The Conservative party announced that they will demand that CBC News’ coverage of Hamas’ attack on Israel be reviewed at committee in the House of Commons. 

The request comes as an internal email from the broadcaster instructed employees not to use the word ‘terrorist’ when reporting on the Israel-Hamas war. 

Conservative MP for Lethbridge and Shadow Minister for Canadian Heritage Rachael Thomas posted on X that she plans to call for a review of the taxpayer funded broadcaster in response to their coverage of the Hamas attack on Israel which began on Oct. 7.

“CBC must answer for downplaying Hamas’ violence, including against Israeli babies, and spreading intentional disinformation. Canadians, especially the Jewish community, demand answers. On Tuesday, Conservatives will call for this matter to be studied at committee,” wrote Thomas.

An internal email from CBC’s director of journalistic standards and public trust, George Achi, instructed CBC journalists not to refer to anyone as “terrorists” when reporting on the conflict.

“The notion of terrorism remains heavily politicized and is part of the story,” said Achi. “Even when quoting/clipping a government or a source referring to fighters as ‘terrorists,’ we should add context to ensure the audience understands this is opinion, not fact. That includes statements from the Canadian government and Canadian politicians.”

Hamas has been designated as a terrorist organization by the Canadian government since 2002.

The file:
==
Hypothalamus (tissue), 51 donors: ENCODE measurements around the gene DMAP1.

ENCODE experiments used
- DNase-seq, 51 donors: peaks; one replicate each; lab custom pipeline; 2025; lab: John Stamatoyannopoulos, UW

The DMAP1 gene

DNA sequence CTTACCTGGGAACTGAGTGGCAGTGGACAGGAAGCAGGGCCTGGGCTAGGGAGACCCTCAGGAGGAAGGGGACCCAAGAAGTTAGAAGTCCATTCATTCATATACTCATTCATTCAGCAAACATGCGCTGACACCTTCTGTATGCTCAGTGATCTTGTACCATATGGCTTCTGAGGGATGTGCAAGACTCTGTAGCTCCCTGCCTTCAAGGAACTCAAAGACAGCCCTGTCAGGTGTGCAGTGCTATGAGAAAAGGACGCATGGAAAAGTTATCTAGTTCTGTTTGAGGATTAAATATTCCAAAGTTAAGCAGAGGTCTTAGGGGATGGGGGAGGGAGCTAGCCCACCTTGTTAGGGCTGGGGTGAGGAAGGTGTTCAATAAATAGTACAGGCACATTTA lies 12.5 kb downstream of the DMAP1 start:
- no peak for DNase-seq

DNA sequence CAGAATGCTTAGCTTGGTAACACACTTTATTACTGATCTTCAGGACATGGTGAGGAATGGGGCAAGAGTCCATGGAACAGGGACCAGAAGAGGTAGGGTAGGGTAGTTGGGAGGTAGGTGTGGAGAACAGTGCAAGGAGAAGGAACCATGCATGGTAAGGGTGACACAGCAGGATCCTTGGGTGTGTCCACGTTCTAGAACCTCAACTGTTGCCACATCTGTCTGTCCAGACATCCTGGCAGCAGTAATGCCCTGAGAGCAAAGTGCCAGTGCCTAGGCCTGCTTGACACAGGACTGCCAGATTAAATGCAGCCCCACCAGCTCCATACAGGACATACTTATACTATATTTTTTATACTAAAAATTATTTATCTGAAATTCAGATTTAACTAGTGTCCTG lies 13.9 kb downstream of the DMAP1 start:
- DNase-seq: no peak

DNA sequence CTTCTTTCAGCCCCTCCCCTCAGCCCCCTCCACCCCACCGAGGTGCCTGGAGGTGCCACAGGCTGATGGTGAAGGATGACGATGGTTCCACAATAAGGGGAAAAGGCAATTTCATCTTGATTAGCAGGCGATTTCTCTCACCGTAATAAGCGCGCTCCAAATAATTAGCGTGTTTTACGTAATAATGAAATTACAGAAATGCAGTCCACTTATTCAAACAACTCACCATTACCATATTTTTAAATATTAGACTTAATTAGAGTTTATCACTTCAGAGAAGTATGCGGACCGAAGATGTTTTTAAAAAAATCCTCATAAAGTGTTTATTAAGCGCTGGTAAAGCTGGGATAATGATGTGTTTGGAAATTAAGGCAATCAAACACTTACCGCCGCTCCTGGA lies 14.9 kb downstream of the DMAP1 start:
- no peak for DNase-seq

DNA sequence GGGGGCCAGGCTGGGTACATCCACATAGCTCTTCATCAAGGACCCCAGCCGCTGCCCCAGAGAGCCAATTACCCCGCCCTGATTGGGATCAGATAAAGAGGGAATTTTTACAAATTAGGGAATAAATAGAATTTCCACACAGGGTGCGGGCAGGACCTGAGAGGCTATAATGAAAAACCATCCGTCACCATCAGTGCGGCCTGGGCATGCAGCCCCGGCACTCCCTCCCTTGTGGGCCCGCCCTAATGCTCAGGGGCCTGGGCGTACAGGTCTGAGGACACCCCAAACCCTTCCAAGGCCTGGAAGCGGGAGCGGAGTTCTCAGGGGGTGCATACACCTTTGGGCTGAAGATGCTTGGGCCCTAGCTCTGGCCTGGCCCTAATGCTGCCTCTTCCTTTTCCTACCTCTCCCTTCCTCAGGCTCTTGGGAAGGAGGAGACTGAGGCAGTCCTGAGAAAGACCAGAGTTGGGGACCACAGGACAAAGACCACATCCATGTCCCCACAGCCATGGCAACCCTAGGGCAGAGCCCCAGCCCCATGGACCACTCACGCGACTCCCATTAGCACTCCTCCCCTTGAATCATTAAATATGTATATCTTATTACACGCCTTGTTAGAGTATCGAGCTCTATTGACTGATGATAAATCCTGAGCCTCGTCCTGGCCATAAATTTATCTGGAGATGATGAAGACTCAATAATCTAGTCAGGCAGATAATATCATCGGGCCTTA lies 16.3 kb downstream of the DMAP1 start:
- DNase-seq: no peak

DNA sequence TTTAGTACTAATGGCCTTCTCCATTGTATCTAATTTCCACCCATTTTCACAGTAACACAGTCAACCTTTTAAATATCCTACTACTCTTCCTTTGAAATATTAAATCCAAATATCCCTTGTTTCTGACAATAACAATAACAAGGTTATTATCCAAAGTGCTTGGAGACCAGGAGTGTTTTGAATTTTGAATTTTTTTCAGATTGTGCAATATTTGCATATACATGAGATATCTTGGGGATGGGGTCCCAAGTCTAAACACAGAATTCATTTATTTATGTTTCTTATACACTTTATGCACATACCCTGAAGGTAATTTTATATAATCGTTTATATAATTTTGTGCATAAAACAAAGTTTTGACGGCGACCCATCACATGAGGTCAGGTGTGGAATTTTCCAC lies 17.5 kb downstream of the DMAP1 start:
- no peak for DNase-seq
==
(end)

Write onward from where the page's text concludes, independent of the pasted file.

True North reached out to CBC News for comment on Thomas’ post, calling for several members of the CBC to be brought forward for questioning from the committee. 

CBC spokesperson Leon Mar responded by saying that critics have “misrepresented” their journalistic standards and practices. 

“At this moment, a number of our journalists are on the ground in Israel and in Gaza. They are risking their safety in order to tell Canadians what is happening there. They are the very best at what they do, and the quality and accuracy of their journalism stands among the best in the world,” wrote Mar in an email. 

“We are aware of the recent calls to the Standing Committee on Canadian Heritage indicating that some Members of Parliament believe they have a role in determining how journalists do their work. It is worth remembering that the independence of CBC/Radio-Canada’s journalism from the government and Parliament is protected in law, in the Broadcasting Act.”

Thomas wants to summon Achi for two hours of questioning before the committee, along with CBC President Catherine Tait and CBC Ombudsman Jack Nagler. 

Last year, Nagler ruled that he was “disappointed that [CBC] programmers” made allegations that Russia was behind the Freedom Convoy without any substantive evidence, while it was ongoing in February 2022.

The ombudsman reviewed CBC coverage of the Freedom Convoy in October 2022, following a complaint filed by a viewer against the CBC for comments made by news anchor Nil Koksal about “Russian actors” possibly involved in organizing the protest.